The South African Human Rights Commission has hit back at the stance of the South African Department of Home Affairs on the proposed trip of the anti-gay American Pastor Steven Anderson who celebrated the deaths of 49 people in Orlando.
The Department of Home Affairs said that they cannot turn away Pastor Anderson because of the comments he made in the United States.
The Department of Home Affairs spokesperson Mayihlome Tshwete was quoted saying that they fully support the petition not to allow the Pastor to hold an event in South Africa but they don’t have the power to revoke his visa.
“We fully support the online petition. We will take it to the Human Rights Commission. If someone from another country says something whilst not in the country we have no power to stop them from coming”.
Pastor Steven Anderson of the Faithful Word Baptist Church made headlines last month when he posted a video after the nightclub shooting in Orlando, Florida, on June 12, where gay people were targeted and 49 were killed.
The Pastor openly celebrated the Orlando massacre last month , by telling his congregation that:
“The good news is that there’s 50 less paedophiles in this world, because, you know, these homosexuals are a bunch of disgusting perverts and paedophiles”, he said.
The South African Human Rights Commission (SAHRC) said they have received a strongly worded letter from people saying that the Pastor should not visit South Africa in September citing that his words were hateful, hurtful and also harmful to the members of the Lesbian, gay, bisexual, transgender and intersex (LGBTI).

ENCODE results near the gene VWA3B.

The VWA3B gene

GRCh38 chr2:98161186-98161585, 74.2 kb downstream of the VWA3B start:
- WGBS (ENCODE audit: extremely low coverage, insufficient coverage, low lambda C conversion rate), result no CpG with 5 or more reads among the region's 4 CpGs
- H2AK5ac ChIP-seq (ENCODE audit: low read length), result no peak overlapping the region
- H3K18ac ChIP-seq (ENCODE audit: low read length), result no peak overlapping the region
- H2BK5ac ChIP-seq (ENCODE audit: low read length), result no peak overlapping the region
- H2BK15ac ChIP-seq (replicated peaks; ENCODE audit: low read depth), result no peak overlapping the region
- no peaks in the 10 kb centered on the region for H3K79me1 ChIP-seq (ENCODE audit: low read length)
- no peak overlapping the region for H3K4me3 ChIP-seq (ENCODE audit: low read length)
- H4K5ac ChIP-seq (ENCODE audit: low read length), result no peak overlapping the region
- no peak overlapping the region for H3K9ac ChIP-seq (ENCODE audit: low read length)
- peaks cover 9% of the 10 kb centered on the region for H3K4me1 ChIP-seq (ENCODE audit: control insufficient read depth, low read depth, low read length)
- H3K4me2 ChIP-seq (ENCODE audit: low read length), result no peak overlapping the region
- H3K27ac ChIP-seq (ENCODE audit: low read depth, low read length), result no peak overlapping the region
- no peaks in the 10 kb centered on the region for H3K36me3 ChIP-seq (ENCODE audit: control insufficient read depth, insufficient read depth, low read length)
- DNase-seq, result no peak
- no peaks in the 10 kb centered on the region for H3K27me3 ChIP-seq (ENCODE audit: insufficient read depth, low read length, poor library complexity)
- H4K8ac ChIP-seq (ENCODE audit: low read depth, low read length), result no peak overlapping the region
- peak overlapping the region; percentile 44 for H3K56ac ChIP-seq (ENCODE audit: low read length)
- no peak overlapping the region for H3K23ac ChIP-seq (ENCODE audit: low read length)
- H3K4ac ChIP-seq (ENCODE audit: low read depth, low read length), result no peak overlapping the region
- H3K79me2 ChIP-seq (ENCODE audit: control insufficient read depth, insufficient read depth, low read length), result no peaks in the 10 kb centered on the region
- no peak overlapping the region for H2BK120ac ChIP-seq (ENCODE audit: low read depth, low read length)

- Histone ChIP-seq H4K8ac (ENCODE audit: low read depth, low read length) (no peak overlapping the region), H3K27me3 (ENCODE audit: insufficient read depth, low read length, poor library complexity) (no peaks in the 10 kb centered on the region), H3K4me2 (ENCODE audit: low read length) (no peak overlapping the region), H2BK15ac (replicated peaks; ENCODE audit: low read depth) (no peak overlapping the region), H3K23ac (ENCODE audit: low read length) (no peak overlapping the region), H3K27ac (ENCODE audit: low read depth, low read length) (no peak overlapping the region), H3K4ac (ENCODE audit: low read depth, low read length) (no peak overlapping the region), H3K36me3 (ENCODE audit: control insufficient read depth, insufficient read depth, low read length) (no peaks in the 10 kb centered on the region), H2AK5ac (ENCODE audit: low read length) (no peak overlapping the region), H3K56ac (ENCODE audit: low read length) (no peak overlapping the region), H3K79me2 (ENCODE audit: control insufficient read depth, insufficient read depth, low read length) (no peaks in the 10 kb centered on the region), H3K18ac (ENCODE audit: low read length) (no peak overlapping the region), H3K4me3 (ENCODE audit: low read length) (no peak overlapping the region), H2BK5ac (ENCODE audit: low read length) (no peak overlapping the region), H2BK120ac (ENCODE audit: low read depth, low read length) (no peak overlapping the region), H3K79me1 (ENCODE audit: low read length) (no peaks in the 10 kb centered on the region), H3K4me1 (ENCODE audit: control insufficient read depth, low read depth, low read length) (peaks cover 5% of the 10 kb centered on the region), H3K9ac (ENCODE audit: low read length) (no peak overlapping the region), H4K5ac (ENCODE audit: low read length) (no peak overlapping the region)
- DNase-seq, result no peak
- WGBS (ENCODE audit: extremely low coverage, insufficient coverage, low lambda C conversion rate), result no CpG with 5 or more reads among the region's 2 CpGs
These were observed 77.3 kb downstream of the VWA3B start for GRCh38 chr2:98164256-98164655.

The commission has said the Home Affairs sentiments about Pastor Anderson are incorrect considering the sections of the Immigration Act, 29 and 30 which can be used on this case.
The SAHRC used section 29, reads with regulation 26, which contains the categories of foreigners considered to be “prohibited persons” and therefore do not qualify for a port of entry visa or admission into the Republic.
The other section used is section 30, read with regulation 27, allows the director – general or minister to declare listed categories of foreigners “undesirable” and thus disqualified to enter into the country.
The commission is waiting for a response from the Home Affairs Minister, Malusi Gigaba and Director – General Mkuseli Apleni on the issue.
The Hate Crimes Working Group (HCWG) on Monday added its name to a list of people who are opposing to let the pastor Steven Anderson visit South Africa, and called for his visa to be rejected.
“We condemn Anderson’s antisemitic, homophobic, and hateful views, and call on the South African authorities to decline his visa to visit our shores where he will continue to spread deeply prejudiced vitriol,” they said in a statement.